New DPIC Podcast: 35 Years After Controversial Supreme Court Decision, Prof. Alexis Hoag Discusses McCleskey v. Kemp’s Legacy

In the May 2022 episode of Discussions With DPIC, Professor Alexis Hoag (pictured) of Brooklyn Law School joined DPIC Deputy Director Ngozi Ndulue for a wide-ranging conversation marking the 35th anniversary of McCleskey v. Kemp, a 1987 U.S. Supreme Court decision that rejected a constitutional challenge to the death penalty that showed strong statistical evidence of racial disparities in capital prosecutions and death sentences. Professor Hoag, formerly an attorney at the NAACP Legal Defense and Educational Fund, Inc. (“LDF”), describes the decision as “critically important to our understanding of the death penalty and the inherent anti-Black racism that runs throughout it.”

Hoag explained that McCleskey was one of a series of cases brought by LDF to challenge the constitutionality of the death penalty. Warren McCleskey, a Black man, was accused of killing a white police officer in Atlanta, Georgia. LDF’s challenge was based on “the way that the state of Georgia was administering the death penalty because it was racially discriminatory against Black defendants, but most particularly because it targeted defendants of either race for killing white victims.” This argument was supported by a study conducted by social scientist David Baldus, who analyzed more than 2,000 Georgia murder cases and controlled for 230 factors as to why the state might seek the death penalty. Baldus “found overwhelming evidence that when you isolated all other factors, the state was relying most heavily on the victim’s white race,” said Hoag.

Still, the U.S. Supreme Court decided that McCleskey’s death sentence did not violate the Eighth and Fourteenth Amendments of the Constitution. “The majority of the Court said statistics aren’t enough,” Hoag said. “The majority seems to make an argument that if they were to hold the state of Georgia discriminated against Mr. McCleskey based on the statistics of … this racial disparity, that the Court would have to admit that there were racial disparities in the entire criminal adjudication system, and that if Mr. McCleskey prevailed that would call into question essentially, the way that we adjudicate all criminal matters.” The McCleskey dissent characterized this concern as the “fear of too much justice.”

Hoag described the immediate reaction to the decision, with scholars at the time comparing the case to Dred Scott, and how McCleskey continues to affect litigation. “The studies that have come out after McCleskey have really just solidified, corroborated everything that Baldus looked at.” But the U.S. Supreme Court remains focused on granting relief only in isolated cases of egregious racial discrimination in death penalty trials. According to Hoag, the Court does not “want to admit that there are larger structural systems that play, that we live in a society that is dictated by … anti-Black racism.”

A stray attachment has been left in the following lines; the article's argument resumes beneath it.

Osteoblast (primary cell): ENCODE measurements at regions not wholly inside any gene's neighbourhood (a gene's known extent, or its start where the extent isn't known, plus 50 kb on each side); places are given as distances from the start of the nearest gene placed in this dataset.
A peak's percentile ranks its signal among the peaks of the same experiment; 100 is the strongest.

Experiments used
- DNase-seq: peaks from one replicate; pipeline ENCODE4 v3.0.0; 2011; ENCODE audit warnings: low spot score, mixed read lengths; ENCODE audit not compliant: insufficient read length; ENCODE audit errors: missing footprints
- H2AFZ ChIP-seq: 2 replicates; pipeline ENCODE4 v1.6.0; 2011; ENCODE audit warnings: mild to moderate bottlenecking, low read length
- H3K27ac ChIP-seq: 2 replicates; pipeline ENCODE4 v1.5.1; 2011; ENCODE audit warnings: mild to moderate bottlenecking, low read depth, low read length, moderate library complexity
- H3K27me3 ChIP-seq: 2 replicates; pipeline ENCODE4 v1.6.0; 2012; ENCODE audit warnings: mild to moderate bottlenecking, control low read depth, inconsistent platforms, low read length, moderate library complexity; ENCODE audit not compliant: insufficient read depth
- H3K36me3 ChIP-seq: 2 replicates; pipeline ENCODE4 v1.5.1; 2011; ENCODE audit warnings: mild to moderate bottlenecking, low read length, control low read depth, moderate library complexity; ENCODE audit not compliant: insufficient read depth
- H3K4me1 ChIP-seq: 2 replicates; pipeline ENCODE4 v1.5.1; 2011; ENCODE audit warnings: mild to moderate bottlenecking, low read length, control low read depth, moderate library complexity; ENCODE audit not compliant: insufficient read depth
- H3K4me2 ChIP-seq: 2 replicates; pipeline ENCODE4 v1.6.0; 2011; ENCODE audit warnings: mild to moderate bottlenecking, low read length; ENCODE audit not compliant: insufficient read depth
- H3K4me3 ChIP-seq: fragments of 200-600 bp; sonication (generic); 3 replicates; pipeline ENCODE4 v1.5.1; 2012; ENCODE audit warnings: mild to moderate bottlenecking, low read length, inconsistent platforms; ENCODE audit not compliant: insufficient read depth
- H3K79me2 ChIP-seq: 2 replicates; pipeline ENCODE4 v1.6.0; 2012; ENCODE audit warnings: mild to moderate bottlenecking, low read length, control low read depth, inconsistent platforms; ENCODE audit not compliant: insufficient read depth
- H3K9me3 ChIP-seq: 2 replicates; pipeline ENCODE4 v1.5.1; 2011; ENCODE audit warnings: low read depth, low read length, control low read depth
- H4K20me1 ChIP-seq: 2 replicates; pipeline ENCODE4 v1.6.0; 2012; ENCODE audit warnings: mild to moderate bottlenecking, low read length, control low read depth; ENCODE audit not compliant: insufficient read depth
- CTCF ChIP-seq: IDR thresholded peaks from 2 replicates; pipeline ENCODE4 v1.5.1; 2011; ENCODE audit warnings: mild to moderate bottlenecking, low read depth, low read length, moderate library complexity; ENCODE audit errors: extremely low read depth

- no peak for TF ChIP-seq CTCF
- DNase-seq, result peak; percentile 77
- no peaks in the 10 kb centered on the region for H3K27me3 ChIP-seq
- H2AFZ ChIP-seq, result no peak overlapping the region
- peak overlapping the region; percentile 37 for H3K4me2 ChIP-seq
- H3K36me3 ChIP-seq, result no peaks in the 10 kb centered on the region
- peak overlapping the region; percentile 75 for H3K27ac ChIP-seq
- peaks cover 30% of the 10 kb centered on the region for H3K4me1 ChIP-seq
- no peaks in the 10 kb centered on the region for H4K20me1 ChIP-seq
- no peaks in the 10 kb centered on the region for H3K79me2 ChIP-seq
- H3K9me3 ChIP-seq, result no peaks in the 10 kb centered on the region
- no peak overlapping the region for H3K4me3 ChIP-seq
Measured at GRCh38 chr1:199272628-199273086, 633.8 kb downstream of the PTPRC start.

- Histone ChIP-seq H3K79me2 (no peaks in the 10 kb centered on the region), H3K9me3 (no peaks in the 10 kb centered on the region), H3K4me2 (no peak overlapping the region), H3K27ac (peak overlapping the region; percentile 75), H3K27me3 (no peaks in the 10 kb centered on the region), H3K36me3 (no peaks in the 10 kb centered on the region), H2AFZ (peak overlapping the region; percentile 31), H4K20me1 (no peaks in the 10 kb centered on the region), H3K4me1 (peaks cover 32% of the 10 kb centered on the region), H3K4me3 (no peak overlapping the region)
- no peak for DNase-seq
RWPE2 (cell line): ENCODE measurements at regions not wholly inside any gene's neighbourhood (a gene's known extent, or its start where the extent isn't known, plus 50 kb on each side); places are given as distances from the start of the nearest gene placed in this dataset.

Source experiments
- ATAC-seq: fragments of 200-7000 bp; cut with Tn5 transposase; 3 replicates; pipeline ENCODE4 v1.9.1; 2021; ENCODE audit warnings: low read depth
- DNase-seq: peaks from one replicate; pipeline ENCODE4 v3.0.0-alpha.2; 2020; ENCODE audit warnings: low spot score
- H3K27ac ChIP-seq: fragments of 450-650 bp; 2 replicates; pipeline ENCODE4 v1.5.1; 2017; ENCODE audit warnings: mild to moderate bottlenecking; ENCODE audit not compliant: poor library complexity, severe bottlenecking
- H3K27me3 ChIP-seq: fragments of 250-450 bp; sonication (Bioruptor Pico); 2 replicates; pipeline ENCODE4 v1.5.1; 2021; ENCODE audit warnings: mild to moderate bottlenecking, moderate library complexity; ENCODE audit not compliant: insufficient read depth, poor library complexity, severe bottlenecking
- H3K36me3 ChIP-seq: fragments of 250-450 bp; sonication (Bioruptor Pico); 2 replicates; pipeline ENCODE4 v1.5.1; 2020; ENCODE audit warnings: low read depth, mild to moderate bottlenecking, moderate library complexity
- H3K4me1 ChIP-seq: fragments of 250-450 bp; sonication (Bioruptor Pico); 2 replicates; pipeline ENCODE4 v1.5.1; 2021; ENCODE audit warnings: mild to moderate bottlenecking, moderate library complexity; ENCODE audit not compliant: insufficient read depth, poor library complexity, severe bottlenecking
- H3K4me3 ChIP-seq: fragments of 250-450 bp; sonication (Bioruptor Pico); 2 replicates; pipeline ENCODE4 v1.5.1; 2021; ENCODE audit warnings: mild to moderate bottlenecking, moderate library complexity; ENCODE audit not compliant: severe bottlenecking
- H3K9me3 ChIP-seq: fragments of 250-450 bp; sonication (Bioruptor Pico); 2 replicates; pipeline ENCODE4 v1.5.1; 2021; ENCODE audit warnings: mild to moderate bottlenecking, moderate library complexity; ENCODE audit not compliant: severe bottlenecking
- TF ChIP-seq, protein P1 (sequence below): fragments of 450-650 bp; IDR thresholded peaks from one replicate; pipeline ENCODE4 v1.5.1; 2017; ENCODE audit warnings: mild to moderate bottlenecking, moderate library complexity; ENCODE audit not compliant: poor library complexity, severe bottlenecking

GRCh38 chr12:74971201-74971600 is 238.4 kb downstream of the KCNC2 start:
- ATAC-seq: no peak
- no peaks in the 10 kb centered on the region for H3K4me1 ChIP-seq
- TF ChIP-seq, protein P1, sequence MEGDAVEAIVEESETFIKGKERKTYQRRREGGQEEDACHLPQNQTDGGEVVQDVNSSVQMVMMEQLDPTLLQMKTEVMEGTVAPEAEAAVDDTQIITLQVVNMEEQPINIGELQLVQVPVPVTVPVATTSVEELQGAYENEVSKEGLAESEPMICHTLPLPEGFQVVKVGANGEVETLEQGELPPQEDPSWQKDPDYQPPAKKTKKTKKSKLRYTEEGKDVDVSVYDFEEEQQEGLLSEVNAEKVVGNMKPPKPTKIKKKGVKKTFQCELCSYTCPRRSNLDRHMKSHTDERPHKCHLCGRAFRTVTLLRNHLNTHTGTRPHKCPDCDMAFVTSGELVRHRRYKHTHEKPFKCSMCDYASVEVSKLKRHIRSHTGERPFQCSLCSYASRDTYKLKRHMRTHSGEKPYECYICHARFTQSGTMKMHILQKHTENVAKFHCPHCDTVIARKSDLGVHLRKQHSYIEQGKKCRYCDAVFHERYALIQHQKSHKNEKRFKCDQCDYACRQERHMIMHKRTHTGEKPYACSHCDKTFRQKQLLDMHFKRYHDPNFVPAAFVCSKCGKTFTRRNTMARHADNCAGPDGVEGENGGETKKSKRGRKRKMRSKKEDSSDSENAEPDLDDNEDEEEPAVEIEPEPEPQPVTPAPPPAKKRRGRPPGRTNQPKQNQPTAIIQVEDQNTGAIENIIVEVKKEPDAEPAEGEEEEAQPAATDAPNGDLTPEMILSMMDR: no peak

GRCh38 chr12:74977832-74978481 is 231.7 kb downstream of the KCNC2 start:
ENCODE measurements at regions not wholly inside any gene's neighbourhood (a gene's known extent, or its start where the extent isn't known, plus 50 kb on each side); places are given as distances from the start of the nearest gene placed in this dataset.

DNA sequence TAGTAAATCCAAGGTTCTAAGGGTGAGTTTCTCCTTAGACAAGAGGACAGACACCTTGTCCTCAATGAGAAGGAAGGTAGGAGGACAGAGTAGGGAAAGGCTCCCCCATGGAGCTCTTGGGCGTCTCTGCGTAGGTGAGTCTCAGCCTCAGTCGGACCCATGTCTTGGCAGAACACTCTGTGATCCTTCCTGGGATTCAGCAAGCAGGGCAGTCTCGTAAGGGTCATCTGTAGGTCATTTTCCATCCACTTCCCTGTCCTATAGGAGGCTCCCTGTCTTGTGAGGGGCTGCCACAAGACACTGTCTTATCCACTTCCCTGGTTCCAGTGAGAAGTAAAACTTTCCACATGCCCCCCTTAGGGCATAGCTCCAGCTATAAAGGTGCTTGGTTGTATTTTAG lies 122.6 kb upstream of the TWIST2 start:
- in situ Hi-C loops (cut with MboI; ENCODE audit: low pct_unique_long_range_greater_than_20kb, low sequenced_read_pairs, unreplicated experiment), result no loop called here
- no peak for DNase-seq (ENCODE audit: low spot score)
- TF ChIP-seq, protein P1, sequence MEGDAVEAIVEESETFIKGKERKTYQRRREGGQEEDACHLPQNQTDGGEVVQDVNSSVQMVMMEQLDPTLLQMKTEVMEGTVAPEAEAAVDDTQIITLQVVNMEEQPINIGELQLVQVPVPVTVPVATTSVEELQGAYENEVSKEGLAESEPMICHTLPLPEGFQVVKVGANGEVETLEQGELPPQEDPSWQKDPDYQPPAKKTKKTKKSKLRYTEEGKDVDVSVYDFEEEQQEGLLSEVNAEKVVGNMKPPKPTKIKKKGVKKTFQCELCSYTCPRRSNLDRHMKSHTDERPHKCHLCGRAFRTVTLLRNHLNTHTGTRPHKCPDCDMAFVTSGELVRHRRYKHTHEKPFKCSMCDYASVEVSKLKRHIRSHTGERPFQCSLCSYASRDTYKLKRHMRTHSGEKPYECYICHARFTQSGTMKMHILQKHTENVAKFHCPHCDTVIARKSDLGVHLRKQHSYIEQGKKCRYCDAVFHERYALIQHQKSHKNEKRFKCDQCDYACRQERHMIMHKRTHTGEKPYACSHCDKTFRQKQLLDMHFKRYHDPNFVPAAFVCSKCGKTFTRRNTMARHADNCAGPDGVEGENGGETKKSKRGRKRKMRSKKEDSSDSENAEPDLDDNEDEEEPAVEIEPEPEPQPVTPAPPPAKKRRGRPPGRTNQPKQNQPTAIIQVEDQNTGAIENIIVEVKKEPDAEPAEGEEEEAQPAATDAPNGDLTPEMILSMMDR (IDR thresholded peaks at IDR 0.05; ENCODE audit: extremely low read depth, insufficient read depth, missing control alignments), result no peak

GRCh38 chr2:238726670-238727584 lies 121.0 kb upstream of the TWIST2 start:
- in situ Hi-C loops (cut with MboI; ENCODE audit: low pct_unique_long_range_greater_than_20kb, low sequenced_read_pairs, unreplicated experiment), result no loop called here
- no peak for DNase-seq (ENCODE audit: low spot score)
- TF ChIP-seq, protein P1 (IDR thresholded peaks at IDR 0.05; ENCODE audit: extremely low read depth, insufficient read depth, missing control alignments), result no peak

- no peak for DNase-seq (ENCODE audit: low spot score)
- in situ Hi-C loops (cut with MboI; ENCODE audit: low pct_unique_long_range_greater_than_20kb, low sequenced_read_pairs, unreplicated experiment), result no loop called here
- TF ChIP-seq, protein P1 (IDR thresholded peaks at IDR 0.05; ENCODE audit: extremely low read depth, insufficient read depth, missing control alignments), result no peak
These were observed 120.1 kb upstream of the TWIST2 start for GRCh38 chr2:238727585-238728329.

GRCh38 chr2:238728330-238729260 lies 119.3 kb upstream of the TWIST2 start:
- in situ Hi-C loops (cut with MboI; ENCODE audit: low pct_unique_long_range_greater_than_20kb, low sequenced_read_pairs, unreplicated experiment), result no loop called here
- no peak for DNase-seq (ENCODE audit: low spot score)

In discussing McCleskey’s legacy, Hoag noted the regrets of Justice Lewis Powell, the author of the decision. “Justice Powell was asked to reflect on his time on the Court. I think he’d been on the Court for almost two decades and a biographer [asked] if there was any case that he would change his vote on. Without hesitation, he said, McCleskey v. Kemp,” Hoag explained.

Hoag and Ndulue also discussed Hoag’s Valuing Black Lives: A Case for Ending the Death Penalty, a 2020 law review article that argues that capital punishment is unconstitutional and should be abolished because statutes continue to systemically discriminate on the basis of the race of murder victims. “The Fourteenth Amendment was supposed to provide an equal protection of the laws to Black victims of crime, but also an equal protection of the laws to Black people charged with committing crimes,” Hoag said. “And you have now this still massive disparity in Black people who have been charged with murdering white victims and with Black victims of crime whose cases are not being sort of aggressively prosecuted.”

“And the remedy is not necessarily let’s seek the death penalty more to equal out — you know, make sure everyone who was charged with murdering a Black person is also sentenced to death. … [T]he solution is really to get rid of the death penalty,” she said.

Sources

Discussions With DPIC, On the 35th Anniversary of McCleskey v. Kemp, Prof. Alexis Hoag Discusses the Decision’s Legacy, May 11, 2022; Alexis Hoag, Valuing Black Lives: A Case for Ending the Death Penalty, Columbia Human Rights Law Review, Spring 2020.